Air emboli injected into a large pool of mixing churning blood (such as that going from the Vena Cava into the Right Atrium or Right Ventricle) is not a big deal. The air bubble is usually diluted by and then rapidly diffuses into the comparatively larger body of blood. However, if an air bubble is allowed to go from the right atrium into the left atrium (as through an Atrial Septal Defect) or from right ventricle into the left ventricle (as through a Ventricular Septal Defect), then there exists a good possibility that the air bubble is then ejected from the left heart into systemic arterial circulation. An air bubble coming out from the heart can follow the path of systemic arterial blood flow to anywhere that arterial blood can go. It can go directly into the coronary arteries where the air emboli would likely cause a Myocardial Infarct; or it may go into the cerebral circulation where it would cause a Stroke. The problem is with the nature of arterial circulation itself; the amount of blood relative to the amount of air bubble is rapidly diminished as it travels along arterial anatomy, which is the exact opposite of that seen with venous circulation. Thus, the air bubble is much more dangerous to the point that it is potentially lethal as there is less chance for it to mix and become dilute. It would stay intact and its surface tension would block blood flow, the classic definition of embolic event. In this case, it would be referred to as (like respondent GreyGull alluded out) a Paradoxical Air Embolus. (Note: A Paradoxical Embolus is when a venous blood clot enters arterial circulation, usually via some right to left shunt like an ASD/VSD.) Sources: http://ccforum.com/inpress/CC2362 http://bja.oxfordjournals.org/content/84/1/112.full.pdf In Hollywood movies, when the killer injects an air bubble into the victim's IV line, and the victim suddenly grabs at his chest and dies; you laugh at the artistic license. But, if the plot has it that the victim had a known Atrial Septal Defect, and the killer who was aware of this, injected air and kills him; you say, "damn... but that's some excellent script writing." LOL...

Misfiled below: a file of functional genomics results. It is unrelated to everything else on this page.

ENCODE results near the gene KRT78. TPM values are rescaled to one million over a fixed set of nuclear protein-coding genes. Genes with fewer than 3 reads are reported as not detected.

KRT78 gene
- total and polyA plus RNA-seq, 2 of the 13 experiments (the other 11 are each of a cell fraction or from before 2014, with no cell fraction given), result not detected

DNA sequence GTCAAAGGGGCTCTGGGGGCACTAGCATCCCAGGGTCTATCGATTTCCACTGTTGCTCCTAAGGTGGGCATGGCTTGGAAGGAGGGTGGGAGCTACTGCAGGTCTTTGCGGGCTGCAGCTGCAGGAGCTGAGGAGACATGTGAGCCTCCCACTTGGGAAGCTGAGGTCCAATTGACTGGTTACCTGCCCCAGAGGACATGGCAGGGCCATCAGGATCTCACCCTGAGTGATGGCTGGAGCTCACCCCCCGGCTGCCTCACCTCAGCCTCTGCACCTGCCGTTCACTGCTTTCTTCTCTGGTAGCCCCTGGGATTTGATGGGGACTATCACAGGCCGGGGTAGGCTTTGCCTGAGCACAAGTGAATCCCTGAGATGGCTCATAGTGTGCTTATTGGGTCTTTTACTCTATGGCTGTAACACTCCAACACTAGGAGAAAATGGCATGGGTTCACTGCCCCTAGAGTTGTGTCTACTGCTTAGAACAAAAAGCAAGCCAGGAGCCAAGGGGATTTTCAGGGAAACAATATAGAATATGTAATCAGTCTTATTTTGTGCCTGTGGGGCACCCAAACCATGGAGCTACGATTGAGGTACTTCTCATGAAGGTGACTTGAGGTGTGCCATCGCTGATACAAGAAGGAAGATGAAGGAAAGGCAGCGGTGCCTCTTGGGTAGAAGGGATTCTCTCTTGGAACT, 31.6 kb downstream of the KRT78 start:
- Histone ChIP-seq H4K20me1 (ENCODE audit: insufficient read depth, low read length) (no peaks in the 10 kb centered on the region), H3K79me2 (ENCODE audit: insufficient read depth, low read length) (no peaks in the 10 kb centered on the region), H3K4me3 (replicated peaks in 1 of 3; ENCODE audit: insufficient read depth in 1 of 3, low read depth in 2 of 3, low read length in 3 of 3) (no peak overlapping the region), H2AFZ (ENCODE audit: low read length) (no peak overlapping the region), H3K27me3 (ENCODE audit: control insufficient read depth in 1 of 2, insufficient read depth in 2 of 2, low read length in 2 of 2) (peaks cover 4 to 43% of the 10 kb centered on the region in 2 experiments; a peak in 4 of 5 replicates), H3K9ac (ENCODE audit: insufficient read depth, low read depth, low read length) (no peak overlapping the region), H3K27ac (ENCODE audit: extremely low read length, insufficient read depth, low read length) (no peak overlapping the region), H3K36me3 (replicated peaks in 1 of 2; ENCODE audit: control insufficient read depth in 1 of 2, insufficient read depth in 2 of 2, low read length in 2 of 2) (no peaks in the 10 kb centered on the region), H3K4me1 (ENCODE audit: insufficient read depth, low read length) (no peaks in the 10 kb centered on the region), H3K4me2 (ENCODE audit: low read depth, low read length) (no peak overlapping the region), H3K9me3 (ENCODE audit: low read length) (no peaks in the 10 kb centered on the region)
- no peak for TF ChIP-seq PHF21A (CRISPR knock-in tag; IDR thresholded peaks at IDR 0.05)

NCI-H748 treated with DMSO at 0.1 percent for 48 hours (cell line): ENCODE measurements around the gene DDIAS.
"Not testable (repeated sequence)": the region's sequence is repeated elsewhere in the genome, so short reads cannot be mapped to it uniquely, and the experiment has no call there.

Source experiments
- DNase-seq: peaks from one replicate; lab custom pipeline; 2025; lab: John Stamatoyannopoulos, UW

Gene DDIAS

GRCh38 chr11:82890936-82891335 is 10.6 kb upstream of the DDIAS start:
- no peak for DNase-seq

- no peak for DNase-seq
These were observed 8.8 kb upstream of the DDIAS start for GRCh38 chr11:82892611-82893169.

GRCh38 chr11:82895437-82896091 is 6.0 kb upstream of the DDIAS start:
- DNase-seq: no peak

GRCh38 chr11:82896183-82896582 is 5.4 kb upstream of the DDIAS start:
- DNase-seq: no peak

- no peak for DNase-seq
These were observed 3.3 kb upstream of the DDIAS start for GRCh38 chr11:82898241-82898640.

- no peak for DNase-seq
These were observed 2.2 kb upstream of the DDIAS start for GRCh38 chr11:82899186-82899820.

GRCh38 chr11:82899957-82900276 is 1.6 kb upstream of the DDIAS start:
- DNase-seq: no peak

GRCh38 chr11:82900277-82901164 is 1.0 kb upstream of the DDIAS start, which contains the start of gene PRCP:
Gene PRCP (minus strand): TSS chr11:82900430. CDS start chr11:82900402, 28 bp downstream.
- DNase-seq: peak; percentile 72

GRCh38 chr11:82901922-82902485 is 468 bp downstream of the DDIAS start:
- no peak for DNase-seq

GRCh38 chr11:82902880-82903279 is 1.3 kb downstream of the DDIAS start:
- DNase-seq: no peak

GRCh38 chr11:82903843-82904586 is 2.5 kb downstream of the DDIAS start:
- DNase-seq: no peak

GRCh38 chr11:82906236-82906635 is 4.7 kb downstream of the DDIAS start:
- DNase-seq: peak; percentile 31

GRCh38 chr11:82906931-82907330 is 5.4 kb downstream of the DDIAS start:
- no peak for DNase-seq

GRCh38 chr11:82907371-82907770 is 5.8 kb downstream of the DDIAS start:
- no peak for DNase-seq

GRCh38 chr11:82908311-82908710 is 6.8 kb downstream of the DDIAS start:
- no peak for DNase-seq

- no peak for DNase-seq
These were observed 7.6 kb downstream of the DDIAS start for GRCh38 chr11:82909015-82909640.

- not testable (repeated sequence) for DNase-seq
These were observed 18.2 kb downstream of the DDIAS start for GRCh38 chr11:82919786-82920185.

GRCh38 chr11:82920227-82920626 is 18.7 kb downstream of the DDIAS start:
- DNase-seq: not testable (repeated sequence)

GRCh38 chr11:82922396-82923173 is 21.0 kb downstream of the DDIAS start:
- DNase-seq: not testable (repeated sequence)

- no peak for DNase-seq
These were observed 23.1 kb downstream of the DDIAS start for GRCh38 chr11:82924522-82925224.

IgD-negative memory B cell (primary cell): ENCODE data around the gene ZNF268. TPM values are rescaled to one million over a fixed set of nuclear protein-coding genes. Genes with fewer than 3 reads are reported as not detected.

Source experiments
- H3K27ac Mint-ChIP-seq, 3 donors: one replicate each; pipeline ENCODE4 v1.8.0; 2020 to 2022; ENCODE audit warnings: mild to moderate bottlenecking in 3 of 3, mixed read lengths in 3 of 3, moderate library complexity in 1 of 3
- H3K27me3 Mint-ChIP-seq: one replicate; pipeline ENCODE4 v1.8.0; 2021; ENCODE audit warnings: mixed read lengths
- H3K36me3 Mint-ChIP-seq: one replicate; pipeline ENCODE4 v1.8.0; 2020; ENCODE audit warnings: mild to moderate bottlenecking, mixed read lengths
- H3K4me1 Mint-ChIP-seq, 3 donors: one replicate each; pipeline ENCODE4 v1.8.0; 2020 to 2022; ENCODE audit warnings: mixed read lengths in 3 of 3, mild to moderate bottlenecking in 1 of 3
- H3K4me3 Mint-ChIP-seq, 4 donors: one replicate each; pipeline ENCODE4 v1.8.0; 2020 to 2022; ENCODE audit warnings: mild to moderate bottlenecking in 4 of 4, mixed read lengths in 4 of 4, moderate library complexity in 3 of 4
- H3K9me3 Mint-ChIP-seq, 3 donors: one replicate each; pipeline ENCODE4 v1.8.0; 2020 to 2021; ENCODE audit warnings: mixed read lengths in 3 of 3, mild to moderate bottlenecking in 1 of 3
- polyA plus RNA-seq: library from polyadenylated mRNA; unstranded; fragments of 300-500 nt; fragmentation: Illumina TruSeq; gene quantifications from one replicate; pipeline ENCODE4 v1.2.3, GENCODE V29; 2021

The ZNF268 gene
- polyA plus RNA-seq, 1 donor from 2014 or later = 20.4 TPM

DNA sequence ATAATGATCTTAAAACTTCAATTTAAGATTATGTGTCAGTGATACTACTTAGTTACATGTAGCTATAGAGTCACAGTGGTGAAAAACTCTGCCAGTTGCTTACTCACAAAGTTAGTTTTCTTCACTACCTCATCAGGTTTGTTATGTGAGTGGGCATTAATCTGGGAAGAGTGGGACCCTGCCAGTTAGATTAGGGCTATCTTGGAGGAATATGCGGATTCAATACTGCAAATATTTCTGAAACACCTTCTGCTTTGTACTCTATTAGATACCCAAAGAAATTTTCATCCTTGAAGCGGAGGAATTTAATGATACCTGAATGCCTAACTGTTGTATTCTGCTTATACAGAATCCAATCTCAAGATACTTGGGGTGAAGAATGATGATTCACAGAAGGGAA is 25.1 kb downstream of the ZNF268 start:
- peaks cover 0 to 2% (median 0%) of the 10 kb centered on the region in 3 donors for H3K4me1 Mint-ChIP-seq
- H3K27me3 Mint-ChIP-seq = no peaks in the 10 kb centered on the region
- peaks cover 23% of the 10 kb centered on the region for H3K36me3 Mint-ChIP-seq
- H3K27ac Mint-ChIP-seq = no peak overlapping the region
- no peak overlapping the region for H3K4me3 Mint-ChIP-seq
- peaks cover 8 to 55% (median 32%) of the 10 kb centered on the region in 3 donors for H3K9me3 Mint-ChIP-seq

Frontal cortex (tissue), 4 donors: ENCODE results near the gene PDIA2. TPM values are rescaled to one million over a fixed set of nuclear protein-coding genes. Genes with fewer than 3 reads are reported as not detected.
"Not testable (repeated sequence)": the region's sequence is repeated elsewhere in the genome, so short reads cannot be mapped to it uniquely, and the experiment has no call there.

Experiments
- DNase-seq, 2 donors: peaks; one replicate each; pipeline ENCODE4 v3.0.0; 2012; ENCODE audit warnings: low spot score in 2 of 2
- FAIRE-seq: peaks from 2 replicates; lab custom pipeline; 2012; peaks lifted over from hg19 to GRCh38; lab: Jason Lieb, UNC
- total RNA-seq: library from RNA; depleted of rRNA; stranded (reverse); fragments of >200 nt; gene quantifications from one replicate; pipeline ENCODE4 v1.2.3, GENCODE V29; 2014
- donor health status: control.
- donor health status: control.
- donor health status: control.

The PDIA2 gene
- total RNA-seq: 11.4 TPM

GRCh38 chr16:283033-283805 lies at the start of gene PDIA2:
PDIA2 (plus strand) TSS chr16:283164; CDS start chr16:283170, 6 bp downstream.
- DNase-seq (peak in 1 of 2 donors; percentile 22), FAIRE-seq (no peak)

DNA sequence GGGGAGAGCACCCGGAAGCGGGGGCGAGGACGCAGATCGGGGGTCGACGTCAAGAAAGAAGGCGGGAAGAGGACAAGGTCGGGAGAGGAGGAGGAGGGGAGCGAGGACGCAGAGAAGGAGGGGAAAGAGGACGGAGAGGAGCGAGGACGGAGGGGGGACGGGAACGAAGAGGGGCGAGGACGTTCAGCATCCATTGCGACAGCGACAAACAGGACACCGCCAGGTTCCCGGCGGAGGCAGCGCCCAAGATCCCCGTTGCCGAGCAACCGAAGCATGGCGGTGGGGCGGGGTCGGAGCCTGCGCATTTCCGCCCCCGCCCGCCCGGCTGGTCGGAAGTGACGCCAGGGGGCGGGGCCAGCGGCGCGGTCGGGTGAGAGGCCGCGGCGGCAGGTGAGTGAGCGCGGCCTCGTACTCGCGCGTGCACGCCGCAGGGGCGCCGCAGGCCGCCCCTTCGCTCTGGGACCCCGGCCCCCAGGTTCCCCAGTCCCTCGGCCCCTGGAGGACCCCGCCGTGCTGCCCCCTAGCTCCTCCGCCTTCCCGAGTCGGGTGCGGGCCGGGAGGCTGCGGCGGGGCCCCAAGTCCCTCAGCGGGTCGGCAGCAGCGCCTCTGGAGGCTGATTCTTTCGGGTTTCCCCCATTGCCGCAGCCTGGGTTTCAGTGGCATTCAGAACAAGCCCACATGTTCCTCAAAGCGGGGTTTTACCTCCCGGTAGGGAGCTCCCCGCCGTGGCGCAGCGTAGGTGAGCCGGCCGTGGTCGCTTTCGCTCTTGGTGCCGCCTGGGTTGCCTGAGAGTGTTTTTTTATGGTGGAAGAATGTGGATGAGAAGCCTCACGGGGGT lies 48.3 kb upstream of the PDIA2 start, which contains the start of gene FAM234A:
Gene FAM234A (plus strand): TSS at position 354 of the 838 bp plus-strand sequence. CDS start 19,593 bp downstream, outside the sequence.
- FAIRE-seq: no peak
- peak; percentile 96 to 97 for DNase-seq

15. Emergency RN